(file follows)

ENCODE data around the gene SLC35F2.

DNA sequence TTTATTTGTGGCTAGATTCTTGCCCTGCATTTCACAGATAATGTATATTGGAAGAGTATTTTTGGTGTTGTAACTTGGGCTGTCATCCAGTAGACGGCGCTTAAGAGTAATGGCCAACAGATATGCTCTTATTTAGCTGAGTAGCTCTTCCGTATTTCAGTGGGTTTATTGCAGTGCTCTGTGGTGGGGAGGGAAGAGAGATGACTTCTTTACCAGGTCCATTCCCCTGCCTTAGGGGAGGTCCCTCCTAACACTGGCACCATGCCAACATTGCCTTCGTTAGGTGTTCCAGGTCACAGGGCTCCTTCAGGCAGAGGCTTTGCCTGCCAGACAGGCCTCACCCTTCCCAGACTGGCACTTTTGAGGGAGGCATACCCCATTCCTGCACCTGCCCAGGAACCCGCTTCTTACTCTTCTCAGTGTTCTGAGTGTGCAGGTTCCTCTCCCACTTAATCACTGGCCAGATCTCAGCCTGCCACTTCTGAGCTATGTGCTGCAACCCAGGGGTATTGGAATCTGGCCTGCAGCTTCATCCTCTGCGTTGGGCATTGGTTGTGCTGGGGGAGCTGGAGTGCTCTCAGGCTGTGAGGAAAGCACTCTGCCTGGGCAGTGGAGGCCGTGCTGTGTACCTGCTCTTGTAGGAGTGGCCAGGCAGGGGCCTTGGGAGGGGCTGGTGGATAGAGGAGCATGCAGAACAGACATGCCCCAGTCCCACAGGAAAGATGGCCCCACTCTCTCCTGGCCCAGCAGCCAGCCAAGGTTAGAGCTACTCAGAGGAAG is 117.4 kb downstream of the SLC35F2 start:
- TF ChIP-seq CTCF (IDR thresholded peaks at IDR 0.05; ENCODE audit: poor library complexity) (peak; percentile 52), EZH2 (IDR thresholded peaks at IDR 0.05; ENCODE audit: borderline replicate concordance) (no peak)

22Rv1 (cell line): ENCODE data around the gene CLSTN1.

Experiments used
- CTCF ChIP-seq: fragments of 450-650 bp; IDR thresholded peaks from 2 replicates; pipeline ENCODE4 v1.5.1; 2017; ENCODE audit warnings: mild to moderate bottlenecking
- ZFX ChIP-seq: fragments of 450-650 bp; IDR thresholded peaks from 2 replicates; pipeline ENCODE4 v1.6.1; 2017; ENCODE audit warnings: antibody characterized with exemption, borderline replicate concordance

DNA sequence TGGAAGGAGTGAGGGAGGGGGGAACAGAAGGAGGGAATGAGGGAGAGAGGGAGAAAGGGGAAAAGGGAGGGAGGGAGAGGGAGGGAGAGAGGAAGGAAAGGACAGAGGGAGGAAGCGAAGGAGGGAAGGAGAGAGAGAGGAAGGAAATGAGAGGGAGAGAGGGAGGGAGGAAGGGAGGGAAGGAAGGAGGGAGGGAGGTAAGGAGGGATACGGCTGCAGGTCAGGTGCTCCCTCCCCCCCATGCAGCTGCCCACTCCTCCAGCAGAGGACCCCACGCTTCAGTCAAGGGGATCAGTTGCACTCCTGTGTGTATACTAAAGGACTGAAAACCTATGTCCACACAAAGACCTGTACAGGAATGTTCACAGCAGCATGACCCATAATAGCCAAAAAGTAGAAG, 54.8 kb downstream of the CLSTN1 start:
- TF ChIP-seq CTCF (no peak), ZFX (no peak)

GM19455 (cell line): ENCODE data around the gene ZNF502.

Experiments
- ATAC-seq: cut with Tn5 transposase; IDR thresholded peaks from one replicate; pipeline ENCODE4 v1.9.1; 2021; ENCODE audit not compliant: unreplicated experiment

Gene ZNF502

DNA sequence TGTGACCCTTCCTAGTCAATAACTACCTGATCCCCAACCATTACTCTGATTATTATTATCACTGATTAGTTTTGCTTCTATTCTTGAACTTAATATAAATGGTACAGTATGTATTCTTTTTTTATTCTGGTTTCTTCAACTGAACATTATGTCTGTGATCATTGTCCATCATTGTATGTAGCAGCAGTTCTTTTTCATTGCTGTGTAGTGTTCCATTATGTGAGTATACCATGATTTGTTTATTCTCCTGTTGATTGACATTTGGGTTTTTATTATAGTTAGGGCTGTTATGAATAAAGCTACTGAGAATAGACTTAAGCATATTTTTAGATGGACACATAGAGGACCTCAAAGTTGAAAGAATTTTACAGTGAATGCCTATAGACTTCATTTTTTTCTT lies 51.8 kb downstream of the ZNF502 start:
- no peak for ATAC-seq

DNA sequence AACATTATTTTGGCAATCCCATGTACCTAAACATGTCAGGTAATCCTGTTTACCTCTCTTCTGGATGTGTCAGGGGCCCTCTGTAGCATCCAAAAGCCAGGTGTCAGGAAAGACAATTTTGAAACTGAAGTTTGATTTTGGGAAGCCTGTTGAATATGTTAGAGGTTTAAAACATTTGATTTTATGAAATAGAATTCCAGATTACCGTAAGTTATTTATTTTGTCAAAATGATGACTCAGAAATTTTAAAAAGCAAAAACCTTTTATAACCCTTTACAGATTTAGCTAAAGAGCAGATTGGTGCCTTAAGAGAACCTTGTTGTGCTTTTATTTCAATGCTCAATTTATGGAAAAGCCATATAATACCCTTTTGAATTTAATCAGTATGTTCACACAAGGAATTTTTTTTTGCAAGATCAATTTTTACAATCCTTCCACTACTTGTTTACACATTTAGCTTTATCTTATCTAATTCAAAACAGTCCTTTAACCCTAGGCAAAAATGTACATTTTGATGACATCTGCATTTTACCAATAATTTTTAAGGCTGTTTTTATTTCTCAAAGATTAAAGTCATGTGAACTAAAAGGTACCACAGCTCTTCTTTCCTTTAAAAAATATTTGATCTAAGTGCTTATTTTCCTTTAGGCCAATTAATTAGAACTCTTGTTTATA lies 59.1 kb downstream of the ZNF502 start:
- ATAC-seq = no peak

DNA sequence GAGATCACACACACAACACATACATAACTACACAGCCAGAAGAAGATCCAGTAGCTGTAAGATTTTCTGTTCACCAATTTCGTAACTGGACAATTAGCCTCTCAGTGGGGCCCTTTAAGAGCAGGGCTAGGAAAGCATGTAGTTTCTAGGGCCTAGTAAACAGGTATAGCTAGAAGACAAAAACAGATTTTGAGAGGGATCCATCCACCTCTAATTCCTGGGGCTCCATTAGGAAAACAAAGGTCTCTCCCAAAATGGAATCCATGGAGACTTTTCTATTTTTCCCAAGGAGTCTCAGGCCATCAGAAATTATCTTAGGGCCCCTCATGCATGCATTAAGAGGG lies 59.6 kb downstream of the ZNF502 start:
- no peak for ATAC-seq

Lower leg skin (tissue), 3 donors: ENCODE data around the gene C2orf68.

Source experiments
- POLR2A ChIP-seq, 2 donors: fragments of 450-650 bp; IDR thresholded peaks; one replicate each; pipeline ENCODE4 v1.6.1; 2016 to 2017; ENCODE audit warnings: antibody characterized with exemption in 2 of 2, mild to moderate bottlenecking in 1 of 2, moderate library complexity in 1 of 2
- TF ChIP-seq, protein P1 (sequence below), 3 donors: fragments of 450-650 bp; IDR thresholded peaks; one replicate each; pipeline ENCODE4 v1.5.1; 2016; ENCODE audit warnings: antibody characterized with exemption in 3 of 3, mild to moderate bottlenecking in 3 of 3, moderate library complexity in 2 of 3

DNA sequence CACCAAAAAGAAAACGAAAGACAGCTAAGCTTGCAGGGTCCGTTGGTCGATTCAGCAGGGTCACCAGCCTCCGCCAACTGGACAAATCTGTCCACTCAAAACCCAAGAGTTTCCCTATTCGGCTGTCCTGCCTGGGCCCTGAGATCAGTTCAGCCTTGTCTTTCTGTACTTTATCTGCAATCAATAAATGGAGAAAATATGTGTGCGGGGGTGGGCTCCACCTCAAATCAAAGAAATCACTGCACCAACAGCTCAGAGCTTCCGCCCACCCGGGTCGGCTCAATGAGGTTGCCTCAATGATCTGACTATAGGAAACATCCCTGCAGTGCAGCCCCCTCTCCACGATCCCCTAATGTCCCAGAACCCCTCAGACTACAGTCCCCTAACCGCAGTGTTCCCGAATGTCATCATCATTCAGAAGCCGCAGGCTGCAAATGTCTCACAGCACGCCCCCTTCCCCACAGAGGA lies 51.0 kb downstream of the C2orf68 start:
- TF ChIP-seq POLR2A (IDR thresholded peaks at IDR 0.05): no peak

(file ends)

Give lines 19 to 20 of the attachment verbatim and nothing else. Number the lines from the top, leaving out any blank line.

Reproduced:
- no peak for ATAC-seq

Lower leg skin (tissue), 3 donors: ENCODE data around the gene C2orf68.